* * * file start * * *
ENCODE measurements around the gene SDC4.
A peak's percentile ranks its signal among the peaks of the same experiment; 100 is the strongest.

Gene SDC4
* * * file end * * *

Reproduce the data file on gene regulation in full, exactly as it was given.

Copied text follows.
ENCODE measurements around the gene SDC4.
A peak's percentile ranks its signal among the peaks of the same experiment; 100 is the strongest.

Gene SDC4